Theodore Roosevelt Senior High School
Roosevelt is an urban public high school that serves approximately 600 students in Washington, DC.
Why Global Education?
“Global studies changes the lives of young people. Students are thinking beyond themselves. Students now own their actions. For example, students came up with a service project to serve the community: a drive to collect toys for kids in the Children’s Hospital. Students are internalizing what they are learning, and are able to relate to challenging issues and extend the conversation beyond the classroom.”
– Mr. Julian Hipkins, Global Studies Coordinator
Shared Mission and Vision
- Seeks to understand and communicate to school leaders, staff, and students what being a global studies school means for the school community.
- Prioritizes learning alongside staff and students.
- Works with the school community to define the school’s identity as a global studies school and reimagine the school’s vision by meeting with all staff, community members, parents, and student focus groups.
- Regularly checks in to see how global vision and mission is enacted, met, and evolving at staff meetings and through “step backs” with staff and students.
Curriculum, Instruction, and Assessment
- Offers foreign language courses in multiple languages, including Spanish, French, and Chinese, and allows all students to take a foreign language all four years of high school.
- Provides support for all educators to intentionally teach global competence within the context of their curriculum by implementing global thinking routines.
- Requires all 11th-grade students to research a capstone project where they take action on an issue of local and global importance.
Collaborative Professional Community
- Tapped a small cohort of teachers to join a monthly PLC focused on implementing Project Zero’s Global Thinking Routines, as well as monthly seminars with teachers across DCPS’s global studies schools.
- Dedicates time and space for all staff to share ideas and innovations for integrating a global focus into their lessons during faculty and staff meetings, summer professional development programs, and morning collaboratives.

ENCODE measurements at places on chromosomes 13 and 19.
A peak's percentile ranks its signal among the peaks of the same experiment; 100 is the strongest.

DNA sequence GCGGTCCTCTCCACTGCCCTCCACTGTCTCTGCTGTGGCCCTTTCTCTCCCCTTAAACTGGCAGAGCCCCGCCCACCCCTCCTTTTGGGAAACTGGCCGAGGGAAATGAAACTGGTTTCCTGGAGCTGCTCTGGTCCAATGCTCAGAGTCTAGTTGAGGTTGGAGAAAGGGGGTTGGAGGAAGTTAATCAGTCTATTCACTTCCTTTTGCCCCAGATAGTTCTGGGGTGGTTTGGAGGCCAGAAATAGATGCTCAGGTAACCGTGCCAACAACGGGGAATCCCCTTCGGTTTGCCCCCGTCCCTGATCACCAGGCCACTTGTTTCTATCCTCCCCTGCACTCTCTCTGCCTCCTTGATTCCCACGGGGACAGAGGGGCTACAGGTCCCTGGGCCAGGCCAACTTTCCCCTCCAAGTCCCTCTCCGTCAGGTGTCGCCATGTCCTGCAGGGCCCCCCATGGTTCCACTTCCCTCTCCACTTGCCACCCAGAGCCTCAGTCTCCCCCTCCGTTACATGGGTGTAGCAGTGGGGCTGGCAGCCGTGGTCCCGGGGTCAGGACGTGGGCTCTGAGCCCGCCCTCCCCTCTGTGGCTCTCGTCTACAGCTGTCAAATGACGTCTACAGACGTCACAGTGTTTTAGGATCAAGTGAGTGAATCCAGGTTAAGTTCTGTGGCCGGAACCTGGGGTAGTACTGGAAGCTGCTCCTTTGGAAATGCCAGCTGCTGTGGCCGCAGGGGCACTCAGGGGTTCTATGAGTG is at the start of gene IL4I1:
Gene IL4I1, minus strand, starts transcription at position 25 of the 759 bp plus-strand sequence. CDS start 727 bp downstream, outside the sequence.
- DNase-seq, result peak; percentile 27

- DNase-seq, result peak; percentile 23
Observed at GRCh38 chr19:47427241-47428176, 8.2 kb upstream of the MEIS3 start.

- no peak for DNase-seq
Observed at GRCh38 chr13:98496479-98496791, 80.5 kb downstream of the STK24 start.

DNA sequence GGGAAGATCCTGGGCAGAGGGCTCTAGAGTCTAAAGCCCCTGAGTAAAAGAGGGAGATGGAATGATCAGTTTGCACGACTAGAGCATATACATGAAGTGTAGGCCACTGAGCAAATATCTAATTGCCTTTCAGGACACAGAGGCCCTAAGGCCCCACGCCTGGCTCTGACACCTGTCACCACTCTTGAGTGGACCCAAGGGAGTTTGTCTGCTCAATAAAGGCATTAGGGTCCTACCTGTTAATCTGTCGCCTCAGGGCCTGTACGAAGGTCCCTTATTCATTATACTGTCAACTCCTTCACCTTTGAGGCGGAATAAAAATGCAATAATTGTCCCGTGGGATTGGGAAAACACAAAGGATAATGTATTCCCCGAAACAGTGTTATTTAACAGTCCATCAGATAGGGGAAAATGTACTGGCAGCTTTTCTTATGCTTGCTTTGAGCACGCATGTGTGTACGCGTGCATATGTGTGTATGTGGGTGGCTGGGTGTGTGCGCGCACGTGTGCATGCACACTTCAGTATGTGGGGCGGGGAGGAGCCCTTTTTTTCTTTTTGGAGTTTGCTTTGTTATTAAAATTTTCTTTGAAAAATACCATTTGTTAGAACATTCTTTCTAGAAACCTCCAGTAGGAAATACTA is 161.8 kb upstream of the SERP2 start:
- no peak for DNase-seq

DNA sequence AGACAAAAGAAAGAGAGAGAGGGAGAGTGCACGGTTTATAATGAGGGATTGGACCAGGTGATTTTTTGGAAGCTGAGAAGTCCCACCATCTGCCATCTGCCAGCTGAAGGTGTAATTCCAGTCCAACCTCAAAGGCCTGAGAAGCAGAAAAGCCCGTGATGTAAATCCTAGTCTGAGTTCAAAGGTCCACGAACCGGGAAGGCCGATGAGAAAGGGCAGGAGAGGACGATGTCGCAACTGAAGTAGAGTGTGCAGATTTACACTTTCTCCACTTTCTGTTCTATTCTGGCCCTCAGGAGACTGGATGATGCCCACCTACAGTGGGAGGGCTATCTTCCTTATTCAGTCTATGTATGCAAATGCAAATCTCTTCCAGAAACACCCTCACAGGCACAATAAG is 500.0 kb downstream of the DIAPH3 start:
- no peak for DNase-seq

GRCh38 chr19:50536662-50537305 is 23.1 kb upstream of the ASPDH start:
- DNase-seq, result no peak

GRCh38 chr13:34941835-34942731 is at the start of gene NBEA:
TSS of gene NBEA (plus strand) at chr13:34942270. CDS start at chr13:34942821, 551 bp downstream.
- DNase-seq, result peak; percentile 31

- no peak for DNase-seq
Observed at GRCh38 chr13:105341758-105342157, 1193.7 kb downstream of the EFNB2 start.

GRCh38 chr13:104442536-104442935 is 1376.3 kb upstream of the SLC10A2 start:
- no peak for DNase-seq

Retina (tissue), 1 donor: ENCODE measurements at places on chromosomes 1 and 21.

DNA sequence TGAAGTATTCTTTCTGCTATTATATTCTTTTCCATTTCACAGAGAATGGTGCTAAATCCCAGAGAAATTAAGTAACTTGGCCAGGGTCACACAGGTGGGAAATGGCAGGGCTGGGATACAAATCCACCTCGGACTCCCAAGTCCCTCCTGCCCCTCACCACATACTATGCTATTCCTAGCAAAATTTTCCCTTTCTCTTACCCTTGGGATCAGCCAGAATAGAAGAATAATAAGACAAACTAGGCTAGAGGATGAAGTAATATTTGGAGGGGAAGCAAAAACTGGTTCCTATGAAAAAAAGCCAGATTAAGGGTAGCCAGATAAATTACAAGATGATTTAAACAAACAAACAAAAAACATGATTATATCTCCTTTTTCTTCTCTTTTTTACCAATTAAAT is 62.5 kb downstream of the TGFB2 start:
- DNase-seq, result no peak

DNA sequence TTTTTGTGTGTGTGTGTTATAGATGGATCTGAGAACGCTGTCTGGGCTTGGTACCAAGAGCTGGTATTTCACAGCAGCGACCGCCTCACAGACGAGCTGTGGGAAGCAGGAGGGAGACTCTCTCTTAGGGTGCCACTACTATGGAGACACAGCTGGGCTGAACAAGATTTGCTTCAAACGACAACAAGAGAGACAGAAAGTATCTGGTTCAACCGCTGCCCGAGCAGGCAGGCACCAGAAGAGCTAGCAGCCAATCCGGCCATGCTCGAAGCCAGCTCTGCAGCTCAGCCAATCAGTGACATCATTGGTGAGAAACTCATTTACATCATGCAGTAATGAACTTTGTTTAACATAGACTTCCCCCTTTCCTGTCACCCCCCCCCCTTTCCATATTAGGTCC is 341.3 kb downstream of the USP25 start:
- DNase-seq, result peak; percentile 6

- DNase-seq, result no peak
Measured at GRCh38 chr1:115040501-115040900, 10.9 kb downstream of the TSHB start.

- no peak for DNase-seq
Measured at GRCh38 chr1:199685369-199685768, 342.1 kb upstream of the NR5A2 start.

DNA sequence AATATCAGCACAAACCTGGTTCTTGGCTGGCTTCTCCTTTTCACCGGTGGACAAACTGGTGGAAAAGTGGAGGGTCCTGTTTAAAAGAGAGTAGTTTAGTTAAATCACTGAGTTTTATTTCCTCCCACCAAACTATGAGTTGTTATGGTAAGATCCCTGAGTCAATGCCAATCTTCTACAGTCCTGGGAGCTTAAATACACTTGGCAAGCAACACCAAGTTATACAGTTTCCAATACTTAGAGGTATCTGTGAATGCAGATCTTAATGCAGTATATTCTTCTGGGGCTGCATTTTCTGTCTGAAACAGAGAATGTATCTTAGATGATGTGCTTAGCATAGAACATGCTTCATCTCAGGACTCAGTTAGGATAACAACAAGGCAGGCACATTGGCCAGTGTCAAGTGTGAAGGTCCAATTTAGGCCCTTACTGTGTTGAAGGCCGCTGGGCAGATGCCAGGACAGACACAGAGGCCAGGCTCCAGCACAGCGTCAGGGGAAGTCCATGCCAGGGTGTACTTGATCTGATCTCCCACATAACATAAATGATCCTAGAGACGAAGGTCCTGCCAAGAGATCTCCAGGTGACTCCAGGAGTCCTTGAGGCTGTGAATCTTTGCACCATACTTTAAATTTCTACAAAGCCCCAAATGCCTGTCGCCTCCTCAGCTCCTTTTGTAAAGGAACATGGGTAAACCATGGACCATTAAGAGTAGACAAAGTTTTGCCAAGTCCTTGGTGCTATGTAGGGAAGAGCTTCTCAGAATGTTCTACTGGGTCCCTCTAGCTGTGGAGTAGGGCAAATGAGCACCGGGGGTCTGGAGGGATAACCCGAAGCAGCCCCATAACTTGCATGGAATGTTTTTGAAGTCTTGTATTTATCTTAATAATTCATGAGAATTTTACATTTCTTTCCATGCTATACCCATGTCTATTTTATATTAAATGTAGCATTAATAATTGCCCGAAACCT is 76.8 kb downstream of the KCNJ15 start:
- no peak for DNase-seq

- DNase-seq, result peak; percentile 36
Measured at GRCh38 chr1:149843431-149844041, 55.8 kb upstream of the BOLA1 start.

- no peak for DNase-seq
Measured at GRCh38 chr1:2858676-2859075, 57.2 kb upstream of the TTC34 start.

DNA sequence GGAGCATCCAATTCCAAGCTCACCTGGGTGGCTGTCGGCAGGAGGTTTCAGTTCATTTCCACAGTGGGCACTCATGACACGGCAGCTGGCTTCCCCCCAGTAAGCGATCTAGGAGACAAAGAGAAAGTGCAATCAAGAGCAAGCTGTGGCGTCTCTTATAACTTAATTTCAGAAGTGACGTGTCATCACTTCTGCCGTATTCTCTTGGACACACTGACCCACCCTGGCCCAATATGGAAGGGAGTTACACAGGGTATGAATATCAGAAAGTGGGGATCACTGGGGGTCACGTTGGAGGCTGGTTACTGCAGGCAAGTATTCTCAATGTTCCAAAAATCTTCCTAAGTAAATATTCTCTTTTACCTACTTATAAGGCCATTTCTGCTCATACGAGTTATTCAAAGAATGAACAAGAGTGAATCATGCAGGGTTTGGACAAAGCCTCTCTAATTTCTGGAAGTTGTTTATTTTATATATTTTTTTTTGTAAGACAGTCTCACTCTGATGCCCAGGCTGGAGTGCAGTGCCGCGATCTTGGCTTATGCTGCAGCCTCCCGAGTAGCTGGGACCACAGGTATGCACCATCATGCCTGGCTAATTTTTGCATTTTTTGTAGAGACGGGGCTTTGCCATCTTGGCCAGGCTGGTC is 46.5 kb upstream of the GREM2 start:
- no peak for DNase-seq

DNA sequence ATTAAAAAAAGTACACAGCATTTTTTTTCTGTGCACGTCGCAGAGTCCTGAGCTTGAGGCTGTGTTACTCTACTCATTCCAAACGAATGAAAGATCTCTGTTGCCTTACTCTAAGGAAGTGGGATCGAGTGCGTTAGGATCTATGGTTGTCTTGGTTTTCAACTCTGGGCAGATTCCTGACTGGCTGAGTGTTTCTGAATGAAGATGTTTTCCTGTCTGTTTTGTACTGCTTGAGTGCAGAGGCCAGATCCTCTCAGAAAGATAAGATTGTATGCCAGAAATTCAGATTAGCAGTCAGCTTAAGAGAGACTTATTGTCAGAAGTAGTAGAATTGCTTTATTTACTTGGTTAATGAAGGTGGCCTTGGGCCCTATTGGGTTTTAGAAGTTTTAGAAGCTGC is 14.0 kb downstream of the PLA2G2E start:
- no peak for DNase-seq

Global Connections and Collaboration
- Utilizes the global connections within the nation’s capital by forming partnerships with the U.S. State Department and various embassies.
- Provides students opportunities to interact with school visitors from all over the world, including through a partnership with a high school in France.
Advocacy and Community Engagement
- Partners with organizations to support global learning, including local universities, the U.S. State Department for visits with foreign ambassadors and dignitaries, and the Pulitzer Center for Journalism, which identifies journalists to speak to students about the international locations and stories they cover.
Equity and Inclusivity
- Emphasizes restorative justice to give students a safe space to share their feelings with one another.
- Supports the school’s International Academy for newcomer students in merger with the dual language program so that native Spanish-speaking students can take AP classes and cultural heritage courses in their native language, and, at their request, integrated the academy’s students into the school’s social-emotional learning curriculum advisory period.
- Encourages 11th graders to participate in the DC Public Schools’ Study Abroad program, which is free of charge so all students can attend.
Operations and Management
- Petitioned the district to hire a global studies coordinator who supports all teachers in maintaining a global perspective and schedules and welcomes international guests to the school.